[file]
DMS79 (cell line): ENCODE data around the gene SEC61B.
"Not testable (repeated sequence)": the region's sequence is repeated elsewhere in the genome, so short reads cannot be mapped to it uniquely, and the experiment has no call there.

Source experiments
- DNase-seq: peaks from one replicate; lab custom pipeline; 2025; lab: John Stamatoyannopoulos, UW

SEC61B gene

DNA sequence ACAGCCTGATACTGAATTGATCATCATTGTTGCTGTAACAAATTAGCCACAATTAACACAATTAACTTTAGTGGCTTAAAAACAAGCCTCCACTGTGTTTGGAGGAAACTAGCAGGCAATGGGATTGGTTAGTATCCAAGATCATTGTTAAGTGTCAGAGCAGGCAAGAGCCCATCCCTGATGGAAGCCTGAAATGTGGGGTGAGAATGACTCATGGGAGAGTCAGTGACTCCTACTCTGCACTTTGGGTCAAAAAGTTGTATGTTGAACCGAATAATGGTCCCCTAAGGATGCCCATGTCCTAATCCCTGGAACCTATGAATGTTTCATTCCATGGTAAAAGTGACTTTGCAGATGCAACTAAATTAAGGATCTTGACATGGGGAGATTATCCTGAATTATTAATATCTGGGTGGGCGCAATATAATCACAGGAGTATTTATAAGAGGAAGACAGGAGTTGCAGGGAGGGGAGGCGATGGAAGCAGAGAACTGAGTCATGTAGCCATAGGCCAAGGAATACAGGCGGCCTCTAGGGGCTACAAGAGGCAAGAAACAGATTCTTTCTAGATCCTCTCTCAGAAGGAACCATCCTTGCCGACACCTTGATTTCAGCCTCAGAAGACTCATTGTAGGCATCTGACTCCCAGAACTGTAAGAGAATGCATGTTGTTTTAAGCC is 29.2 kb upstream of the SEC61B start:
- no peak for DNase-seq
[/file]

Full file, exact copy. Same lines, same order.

DMS79 (cell line): ENCODE data around the gene SEC61B.
"Not testable (repeated sequence)": the region's sequence is repeated elsewhere in the genome, so short reads cannot be mapped to it uniquely, and the experiment has no call there.

Source experiments
- DNase-seq: peaks from one replicate; lab custom pipeline; 2025; lab: John Stamatoyannopoulos, UW

SEC61B gene

DNA sequence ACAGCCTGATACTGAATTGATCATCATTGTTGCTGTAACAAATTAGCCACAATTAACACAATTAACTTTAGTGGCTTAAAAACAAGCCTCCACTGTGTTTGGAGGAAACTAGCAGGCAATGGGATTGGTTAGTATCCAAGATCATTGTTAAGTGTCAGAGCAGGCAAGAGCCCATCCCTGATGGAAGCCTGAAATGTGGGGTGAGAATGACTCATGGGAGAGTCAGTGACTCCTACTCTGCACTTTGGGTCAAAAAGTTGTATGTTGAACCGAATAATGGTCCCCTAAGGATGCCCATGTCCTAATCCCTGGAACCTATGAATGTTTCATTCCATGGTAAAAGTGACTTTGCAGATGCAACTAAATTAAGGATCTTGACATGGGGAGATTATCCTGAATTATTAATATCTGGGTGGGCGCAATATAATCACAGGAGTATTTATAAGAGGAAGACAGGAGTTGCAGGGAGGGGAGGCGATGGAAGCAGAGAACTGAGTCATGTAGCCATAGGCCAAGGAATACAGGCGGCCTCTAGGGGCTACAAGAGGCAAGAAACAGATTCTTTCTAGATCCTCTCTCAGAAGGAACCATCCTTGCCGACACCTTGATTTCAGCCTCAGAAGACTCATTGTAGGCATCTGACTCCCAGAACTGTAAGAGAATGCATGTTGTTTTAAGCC is 29.2 kb upstream of the SEC61B start:
- no peak for DNase-seq